As you can see, from the examples above, Transit Gateway is a pretty useful service! However as with everything in the cloud, Transit Gateway has its own limitations. I have listed out several of these limitations specifically comparing Transit Gateway with VPC peering, as this is what the focus of the article has been about so far.

The limitations of AWS Transit Gateway: Where VPC is better

  • VPC peering has the edge over Transit Gateway with latency, as Transit Gateway adds an additional hop for your traffic to traverse.

  • There is no limit to the bandwidth for VPC peering connections, whereas with Transit Gateway you can have up to 50 Gbps per attachment.

  • It is more expensive to use Transit Gateways over VPC peering as you also pay for attachment costs, as well as data processing and data transfer.

  • Finally, you are unable to cross reference security groups when using Transit Gateway, whereas you can do this with VPC peering.

The benefits of AWS Transit Gateway: Where it beats VPC

  • You have up to 5000 attachments per region when using Transit Gateway, compared to only 125 active peers with VPC peering.

  • Complexity increases as you add more Transit Gateways and as you can add 5,000 attachments per Transit Gateway this enables you to connect a large amount of VPC’s together, VPC peering on the other hand experiences a gradual increase in complexity based on the number of VPC’s you wish to connect together.

  • Not only do you have the option of VPC Flow Logs with Transit Gateway as you also do with VPC peering but you also have visibility through Network Manager and Cloudwatch Metrics.

  • Transit Gateway provides the ability to connect your AWS environment to a VPN or Direct Connect Connection, so all of your connected VPC’s are reachable through the Transit Gateway as well as traffic from your AWS VPC’s destined for your on premises networks.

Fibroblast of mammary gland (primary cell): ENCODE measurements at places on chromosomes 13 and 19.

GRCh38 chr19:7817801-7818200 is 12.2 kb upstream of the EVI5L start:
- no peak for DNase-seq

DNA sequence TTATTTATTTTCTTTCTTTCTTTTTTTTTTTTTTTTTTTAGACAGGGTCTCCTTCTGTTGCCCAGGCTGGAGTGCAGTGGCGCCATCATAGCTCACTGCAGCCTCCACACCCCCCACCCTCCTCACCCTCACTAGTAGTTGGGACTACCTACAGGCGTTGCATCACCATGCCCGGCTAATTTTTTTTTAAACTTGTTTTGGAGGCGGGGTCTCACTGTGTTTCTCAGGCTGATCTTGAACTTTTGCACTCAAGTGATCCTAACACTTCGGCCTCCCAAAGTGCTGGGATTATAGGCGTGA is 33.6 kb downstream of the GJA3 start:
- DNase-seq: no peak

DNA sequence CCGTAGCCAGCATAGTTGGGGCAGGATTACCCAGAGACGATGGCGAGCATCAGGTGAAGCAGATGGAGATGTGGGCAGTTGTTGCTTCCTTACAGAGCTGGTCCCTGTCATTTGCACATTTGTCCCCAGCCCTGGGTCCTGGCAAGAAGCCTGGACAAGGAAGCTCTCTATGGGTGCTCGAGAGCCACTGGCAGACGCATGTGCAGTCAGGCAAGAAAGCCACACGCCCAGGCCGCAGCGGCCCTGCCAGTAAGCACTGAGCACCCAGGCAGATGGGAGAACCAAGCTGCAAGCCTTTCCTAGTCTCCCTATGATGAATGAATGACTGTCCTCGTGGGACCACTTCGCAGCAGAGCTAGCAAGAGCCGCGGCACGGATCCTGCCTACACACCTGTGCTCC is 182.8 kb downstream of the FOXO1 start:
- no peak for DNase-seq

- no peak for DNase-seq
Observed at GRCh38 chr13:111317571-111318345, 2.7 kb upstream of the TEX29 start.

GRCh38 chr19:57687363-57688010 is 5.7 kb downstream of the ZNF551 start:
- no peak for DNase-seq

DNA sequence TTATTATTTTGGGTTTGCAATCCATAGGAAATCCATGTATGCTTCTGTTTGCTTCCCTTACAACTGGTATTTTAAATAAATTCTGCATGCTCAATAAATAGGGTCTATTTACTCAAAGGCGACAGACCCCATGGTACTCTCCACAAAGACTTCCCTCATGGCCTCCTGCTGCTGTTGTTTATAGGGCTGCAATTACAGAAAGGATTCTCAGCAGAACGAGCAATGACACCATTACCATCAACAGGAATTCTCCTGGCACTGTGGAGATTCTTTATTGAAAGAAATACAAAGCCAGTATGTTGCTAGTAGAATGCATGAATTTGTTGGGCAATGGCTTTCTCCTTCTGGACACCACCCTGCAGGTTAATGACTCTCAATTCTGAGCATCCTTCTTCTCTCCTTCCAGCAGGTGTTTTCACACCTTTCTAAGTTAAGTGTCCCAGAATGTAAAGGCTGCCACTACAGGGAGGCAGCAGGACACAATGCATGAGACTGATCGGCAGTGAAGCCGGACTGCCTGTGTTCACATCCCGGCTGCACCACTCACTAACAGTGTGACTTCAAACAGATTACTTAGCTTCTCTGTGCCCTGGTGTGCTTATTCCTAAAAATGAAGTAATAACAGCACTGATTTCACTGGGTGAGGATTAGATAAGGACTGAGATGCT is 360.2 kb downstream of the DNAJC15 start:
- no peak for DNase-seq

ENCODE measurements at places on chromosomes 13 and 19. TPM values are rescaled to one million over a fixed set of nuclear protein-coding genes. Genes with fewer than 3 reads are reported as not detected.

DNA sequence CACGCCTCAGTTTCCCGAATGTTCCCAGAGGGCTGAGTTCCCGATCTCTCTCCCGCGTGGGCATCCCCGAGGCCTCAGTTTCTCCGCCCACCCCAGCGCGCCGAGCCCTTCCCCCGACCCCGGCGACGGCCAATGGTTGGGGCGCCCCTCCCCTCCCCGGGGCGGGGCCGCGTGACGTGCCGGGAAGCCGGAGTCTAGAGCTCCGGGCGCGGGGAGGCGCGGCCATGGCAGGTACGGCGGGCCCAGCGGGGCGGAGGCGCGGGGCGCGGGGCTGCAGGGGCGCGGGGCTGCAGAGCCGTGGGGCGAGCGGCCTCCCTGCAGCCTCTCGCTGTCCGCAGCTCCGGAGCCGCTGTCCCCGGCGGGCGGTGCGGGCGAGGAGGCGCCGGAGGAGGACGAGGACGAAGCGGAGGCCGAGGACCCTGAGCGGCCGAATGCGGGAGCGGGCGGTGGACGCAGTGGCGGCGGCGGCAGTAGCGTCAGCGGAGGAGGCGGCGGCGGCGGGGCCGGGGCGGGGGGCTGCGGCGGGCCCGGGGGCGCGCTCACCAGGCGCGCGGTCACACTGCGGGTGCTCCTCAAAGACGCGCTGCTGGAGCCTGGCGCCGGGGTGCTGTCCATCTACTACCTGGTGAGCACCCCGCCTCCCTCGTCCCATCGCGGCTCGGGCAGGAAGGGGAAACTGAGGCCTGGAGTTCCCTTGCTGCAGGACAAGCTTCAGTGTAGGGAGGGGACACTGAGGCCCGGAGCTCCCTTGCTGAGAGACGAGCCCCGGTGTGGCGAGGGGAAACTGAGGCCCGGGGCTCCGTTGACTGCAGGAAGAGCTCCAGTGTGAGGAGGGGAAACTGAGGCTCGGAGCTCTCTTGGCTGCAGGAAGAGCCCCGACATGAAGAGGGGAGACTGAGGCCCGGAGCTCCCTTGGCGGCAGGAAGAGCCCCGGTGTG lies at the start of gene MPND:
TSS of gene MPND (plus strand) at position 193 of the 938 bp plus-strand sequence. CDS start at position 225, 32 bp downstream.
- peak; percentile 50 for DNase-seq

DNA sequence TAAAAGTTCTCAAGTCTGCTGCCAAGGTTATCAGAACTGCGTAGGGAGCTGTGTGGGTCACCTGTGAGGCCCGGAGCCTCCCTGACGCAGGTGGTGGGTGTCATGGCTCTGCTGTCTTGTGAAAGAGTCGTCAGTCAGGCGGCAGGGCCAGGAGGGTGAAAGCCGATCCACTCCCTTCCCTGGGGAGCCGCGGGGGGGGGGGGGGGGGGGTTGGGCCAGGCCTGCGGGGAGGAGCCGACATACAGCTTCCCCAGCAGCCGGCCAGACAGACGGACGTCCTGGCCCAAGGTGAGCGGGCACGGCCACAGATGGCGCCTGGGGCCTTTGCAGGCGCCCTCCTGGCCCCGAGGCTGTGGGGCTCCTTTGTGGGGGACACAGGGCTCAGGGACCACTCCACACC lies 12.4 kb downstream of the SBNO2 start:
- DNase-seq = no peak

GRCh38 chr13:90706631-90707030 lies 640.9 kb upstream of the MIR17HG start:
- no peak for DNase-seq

• Lastly Transit Gateways provide the ability to control segmentation through Transit Gateway route tables whereas with VPC peering you are only able to control this through Security Groups.

Conclusion: AWS Transit Gateway is generally a better solution

Even though there are some areas VPC peering does well, the benefits for Transit Gateway in my opinion far outweigh any negatives. If you’re trying to create a properly architected environment that can scale, using AWS Transit Gateway is the best choice.

How to learn more on this subject

AWS provides some excellent documentation, but if you’re comfortable with AWS and networking is an area you’re interested in, I’d recommend studying for the AWS Advanced Network Speciality Certification. A Cloud Guru (A Pluralsight company) offers a certification course which can help you ace your exam. As of the time of posting, this course is being worked on to make sure you have the very latest knowledge to snag that certification.

If you’re interested in learning more about how to centralize egress traffic to the internet, check out my new course: “Centralizing Egress Traffic via AWS Transit Gateway.” In it, I cover:

  • How to connect VPCs together using VPC peering

  • How to connect VPCs with AWS Transit Gateway

  • All about AWS Network Firewall and NAT Gateway

  • How to bring this all together to build your end-to-end environment.

Channeling Egress Traffic via AWS Transit Gateway

Keep being awesome, and good luck with your studies!

Neil Hitchins

Neil is a Senior AWS Training Architect working for A Cloud Guru. He has over 20 years experience in IT, coming from an Infrastructure background before moving into cloud. He has experience as both an engineer and an Architect and has achieved professional-level certifications in both AWS and Microsoft Azure.